There is opportunity for manufacturers to work with distributors to improve brand recognition and loyalty, says Jeff Campbell, vice president of sales at Irwin and Lenox Industrial Tools. “Distributors should market themselves aggressively as a destination for the brands that matter to their customers and proactively tap into manufacturers’ marketing initiatives.”
As manufacturers try to reach a broader set of end-users without alienating existing channels, the new landscape can be like walking on a tightrope. But balance is key to profitability today, for manufacturers and distributors alike. Independent distributors of all sizes arguably have gained power and a more level playing field through these new market dynamics.
“When you’re selling through a network of distribution -from the smallest to the largest -they all think they’re important,” Perry says. “And they are. The smallest out there are very important if you have enough of them and you are providing programs and value enhancements that enable them to effectively compete. That’s the balance of trade I was talking about.”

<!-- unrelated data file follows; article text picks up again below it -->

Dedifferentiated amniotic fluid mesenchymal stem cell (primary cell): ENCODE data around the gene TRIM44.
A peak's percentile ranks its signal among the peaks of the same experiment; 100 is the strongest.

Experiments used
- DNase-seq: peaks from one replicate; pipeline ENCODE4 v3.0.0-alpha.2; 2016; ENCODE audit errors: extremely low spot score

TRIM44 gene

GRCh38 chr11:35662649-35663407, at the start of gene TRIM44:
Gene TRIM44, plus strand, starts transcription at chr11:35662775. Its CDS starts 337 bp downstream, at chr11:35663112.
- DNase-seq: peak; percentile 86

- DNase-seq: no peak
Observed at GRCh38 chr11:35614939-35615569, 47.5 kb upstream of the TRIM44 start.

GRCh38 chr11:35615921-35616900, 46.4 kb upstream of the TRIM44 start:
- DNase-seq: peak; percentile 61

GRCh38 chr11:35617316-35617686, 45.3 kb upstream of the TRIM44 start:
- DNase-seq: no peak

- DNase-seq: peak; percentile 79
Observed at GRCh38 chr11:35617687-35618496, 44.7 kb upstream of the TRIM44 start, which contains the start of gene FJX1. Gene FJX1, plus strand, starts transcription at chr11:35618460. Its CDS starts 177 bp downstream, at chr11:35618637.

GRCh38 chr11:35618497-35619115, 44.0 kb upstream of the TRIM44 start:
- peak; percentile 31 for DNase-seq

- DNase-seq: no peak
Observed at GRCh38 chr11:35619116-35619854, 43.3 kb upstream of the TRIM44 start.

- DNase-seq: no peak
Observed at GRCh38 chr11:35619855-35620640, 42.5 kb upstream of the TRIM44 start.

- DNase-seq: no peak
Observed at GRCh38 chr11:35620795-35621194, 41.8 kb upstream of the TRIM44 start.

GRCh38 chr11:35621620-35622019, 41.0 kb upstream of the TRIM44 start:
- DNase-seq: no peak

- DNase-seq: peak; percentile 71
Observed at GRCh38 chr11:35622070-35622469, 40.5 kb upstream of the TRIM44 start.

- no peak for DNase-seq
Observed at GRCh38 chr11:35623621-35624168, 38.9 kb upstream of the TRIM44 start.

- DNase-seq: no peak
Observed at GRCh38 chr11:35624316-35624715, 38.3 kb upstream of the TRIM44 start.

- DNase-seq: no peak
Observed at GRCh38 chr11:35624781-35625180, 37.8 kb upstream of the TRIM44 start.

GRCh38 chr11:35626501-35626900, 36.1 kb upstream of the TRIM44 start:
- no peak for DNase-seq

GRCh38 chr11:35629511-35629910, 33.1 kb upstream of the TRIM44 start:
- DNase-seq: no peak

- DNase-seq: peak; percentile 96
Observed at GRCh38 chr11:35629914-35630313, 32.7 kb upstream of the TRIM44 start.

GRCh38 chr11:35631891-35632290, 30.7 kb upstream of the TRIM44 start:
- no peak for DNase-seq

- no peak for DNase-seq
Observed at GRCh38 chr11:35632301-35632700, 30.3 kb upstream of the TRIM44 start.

Those distributors with a clear difference in the value they provide to customers and suppliers have a competitive edge. While that statement might have been equally true 10 years ago, the definition of value in today’s channels is a moving target that demands flexibility. “Distributors don’t want the same old, same old, where they can only compete by dropping their price and create minimal margins,” Perry says. “They want to be able to go out and do what they do best and sell the value they provide to their customers.”